The garden in the courtyard of the Louis Brier. (photo by David J. Litvak)
It hasn’t been easy for any of the staff and companions working at Dr. Irving and Phyliss Snider Campus for Jewish Seniors – which comprises the Louis Brier Home and Hospital and the Weinberg Residence – during the pandemic. Nor has it been easy for the residents and their families. However, seeing a 100-year-old Holocaust survivor happily walking down the hall or a beaming bubbe (who was born in Lithuania) wheeling herself from one end of the facility to the other, or another resident greeting everyone with a hearty “Aye Yai Yai,” I can’t help but smile. Despite the challenges, we have been lucky here, so far, to have escaped the worst of COVID-19.
My pandemic journey at the Louis Brier began in January, when I was hired on a permanent, part-time basis as a mashgiach (kosher supervisor) during an influenza outbreak that foreshadowed what lay ahead. I was hired to replace one of the Brier’s longtime mashgiachs – the facility employs two on a part-time basis – and I had big shoes to fill. The previous mashgiach not only provided kosher supervision in the kitchens but entertained residents with his piano playing, puppet shows and conducting of services in the Louis Brier synagogue on Saturday mornings and weekdays.
Being employed as a mashgiach at the Louis Brier during the pandemic has had many challenging moments – slicing meat and deboning turkey were particularly painful for me because I am a vegetarian, but, luckily, I am no longer required to perform those tasks. Anyways, prior to the pandemic, Shabbat services would be held on Saturday mornings, with a Kiddush lunch afterwards that featured herring, gefilte fish, pastries, challah and grape juice. It was a real highlight for the residents, particularly the lunch. However, due to the pandemic, the weekly services and special meal were canceled. In addition, the monthly Shabbat services that were led by Cantor Yaacov Orzech and the Kol Simcha Choir were canceled, as were Friday night services. It is only recently that Louis Brier chaplin Chazzan Rob Menes has resumed the Friday night services and, in response to a personal request from one of the residents, informal Saturday morning services have also returned.
On Rosh Hashanah, a full service for the residents was offered, thanks to Richard Wood and Adam Ben Dov, members of the Louis Brier’s religious committee, and Rabbi David Rosenfeld of Chabad, who sounded the shofar for the residents. Menes has been blowing the shofar every morning at the Louis Brier, as well as at the Weinberg Residence, on occasion. While no family members were able to join the services, Rosh Hashanah was celebrated, albeit in a low-key manner.
Other holidays that have occurred since the pandemic have also been observed quietly. Passover at both the Brier and Weinberg was particularly stressful, as kosher-for-Passover products that would normally be available could not be ordered. The facility’s food services manager valiantly persevered to make sure people were provided kosher food during the holiday, however, and the other mashgiach and I – with the help of Rabbi Mendy Feigelstock and Schneur Feigelstock of Kosher Check – worked to keep the home kosher and chametz free. It wasn’t easy. It was a subdued Passover in another way, because the seders at the Weinberg were canceled to ensure that the residents were kept safe from the virus.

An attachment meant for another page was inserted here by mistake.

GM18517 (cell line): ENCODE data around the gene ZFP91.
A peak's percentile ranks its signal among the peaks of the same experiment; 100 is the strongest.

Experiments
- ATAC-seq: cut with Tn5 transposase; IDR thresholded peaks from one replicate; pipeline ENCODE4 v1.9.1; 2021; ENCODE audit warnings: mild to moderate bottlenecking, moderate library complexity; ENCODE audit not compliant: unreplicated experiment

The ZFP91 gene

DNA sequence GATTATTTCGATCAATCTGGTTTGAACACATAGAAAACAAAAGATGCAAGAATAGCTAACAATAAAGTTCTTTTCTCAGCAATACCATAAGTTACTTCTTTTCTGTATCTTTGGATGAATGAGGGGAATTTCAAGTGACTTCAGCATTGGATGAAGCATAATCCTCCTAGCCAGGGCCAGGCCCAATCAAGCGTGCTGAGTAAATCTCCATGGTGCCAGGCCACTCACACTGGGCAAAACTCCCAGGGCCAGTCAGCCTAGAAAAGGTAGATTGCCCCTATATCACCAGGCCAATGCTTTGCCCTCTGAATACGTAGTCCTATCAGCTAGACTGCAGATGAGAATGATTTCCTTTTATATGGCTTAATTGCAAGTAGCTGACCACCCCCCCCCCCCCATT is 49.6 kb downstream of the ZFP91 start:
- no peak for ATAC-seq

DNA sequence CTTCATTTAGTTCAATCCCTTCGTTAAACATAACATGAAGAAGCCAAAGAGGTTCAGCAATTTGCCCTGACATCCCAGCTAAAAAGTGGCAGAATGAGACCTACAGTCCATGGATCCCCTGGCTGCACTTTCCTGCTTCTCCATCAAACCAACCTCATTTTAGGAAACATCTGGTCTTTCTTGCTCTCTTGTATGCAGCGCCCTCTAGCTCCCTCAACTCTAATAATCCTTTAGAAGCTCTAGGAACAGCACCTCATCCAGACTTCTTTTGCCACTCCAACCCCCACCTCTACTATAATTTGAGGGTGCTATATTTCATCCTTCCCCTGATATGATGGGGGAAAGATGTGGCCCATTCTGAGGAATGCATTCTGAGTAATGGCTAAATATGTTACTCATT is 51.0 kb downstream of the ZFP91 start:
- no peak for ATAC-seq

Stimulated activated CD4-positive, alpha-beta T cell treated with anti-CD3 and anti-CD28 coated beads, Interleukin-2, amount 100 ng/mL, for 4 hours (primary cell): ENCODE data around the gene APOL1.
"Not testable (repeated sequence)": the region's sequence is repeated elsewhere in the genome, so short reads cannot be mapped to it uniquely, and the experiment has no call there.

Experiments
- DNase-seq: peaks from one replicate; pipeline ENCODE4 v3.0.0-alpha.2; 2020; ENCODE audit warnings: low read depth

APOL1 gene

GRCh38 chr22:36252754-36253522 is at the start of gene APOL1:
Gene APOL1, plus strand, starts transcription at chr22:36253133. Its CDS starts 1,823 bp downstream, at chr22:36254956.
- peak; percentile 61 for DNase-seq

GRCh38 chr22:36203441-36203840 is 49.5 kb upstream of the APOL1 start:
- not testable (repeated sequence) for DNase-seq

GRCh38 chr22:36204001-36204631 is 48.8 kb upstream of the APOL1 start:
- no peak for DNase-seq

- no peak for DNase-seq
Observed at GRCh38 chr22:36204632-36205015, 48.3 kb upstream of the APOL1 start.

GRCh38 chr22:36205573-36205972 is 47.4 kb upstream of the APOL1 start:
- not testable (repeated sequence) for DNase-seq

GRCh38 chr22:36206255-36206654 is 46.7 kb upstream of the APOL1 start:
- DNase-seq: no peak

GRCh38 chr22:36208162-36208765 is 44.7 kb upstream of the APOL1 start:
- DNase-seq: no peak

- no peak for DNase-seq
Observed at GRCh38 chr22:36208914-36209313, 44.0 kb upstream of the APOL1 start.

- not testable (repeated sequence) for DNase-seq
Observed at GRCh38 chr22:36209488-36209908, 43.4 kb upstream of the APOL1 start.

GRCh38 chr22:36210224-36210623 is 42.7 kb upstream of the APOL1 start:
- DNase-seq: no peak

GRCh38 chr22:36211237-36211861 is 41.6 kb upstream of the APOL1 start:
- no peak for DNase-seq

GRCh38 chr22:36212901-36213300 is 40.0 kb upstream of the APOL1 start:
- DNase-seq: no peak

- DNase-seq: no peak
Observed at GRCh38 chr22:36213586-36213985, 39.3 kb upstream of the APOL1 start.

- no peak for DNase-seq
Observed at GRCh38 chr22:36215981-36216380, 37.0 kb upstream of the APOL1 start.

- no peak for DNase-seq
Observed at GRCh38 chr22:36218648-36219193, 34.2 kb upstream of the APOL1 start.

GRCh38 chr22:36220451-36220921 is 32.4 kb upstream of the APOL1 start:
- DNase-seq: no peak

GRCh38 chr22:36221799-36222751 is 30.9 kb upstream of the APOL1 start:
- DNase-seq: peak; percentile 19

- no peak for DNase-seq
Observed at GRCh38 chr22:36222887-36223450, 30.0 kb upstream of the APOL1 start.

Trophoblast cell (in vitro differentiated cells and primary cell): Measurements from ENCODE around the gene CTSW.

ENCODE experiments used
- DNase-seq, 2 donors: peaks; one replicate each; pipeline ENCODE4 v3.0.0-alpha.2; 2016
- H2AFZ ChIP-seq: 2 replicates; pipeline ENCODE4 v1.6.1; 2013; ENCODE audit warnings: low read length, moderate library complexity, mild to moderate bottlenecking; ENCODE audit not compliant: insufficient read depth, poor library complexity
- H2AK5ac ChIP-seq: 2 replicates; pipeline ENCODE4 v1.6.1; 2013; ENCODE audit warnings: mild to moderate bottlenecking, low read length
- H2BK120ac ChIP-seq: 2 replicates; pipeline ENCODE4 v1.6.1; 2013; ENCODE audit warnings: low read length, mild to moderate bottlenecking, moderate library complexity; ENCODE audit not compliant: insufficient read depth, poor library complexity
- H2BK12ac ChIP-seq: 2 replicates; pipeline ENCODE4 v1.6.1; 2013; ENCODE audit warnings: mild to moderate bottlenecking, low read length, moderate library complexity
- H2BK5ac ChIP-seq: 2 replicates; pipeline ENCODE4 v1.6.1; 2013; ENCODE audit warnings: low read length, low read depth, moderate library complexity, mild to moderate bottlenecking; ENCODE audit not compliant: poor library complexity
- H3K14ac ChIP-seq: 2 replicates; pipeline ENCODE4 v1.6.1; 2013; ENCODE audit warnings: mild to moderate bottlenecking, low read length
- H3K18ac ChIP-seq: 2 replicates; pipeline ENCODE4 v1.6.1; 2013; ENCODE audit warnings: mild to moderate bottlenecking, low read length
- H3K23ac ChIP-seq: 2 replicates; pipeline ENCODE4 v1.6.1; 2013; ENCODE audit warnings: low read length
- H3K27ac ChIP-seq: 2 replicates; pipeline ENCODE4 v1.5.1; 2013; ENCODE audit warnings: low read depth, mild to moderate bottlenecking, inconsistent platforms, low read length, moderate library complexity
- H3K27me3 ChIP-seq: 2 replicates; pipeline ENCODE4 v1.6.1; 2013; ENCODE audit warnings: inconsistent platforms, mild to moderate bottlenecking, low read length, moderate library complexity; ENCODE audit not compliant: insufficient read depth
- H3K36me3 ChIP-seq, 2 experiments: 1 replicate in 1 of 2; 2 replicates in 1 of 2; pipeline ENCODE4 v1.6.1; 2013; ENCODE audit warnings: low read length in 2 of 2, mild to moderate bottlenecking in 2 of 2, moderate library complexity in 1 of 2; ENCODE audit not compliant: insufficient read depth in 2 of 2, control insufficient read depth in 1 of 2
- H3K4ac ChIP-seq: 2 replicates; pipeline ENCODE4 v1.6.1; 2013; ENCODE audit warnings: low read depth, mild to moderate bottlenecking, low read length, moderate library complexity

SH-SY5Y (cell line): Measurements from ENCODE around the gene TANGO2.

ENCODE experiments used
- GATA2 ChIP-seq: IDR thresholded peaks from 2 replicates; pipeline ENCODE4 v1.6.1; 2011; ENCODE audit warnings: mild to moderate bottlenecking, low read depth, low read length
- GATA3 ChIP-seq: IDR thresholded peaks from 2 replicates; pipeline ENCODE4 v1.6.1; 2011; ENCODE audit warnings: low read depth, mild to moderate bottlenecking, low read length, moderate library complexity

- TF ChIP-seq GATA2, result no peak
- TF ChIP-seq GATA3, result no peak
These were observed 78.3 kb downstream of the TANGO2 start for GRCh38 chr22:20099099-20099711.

That has been the underlying principle since the pandemic began – keeping residents safe. From the outset in March, the Louis Brier’s chief executive officer, David Keselman, has shown foresight. For example, he canceled the annual Purim Megillah reading and Purim parties, which would have taken place just as the coronavirus was taking off.
In addition, from the outset of the outbreak, companions and other employees at the Louis Brier have been prohibited from working at more than one job. These decisions and the dedication of the staff and administration ensured the safety of the residents. Not one resident of the Louis Brier or the Weinberg Residence has contracted the virus.
To show his appreciation of the job that has been done at the Louis Brier, one resident, a fellow North End Winnipegger, nominated the administration for the Order of British Columbia, the Order of Canada and the Nobel Peace Prize. The resident, who started the badminton club at the home and maintains a tulip garden in its courtyard – the only outdoor space residents have been able to go for fresh air during the pandemic – marveled at how lucky he and other residents are. In the Daily Blah, a newsletter he published, he noted: “The Louis Brier does not have the virus, has a beautiful garden and we can play badminton.”
While it is true that the residents have been physically safe and have not contracted the virus, the pandemic has taken a psychological toll on everyone in the building. Until recently, due to provincial prohibitions, residents were not allowed outside visitors, other than seeing loved ones through the glass of the front lobby, and talking to them on their cellphones. Now, residents are allowed to have scheduled visits with loved ones outside the front entrance of the Louis Brier and outside the Weinberg, as well. It is a small victory that will hopefully boost the morale of the residents.
As for me, I just keep thinking of 100-year-old Louis Brier resident who tells me that, as long as he can eat, talk and walk, it’s a good day! The resilience of residents like him reminds me to always be grateful for the basic things in life.
David J. Litvak is a prairie refugee from the North End of Winnipeg who is a freelance writer, former Voice of Peace and Co-op Radio broadcaster and an “accidental publicist.” His articles have been published in the Forward, Globe and Mail and Seattle Post-Intelligencer. His website is cascadiapublicity.com.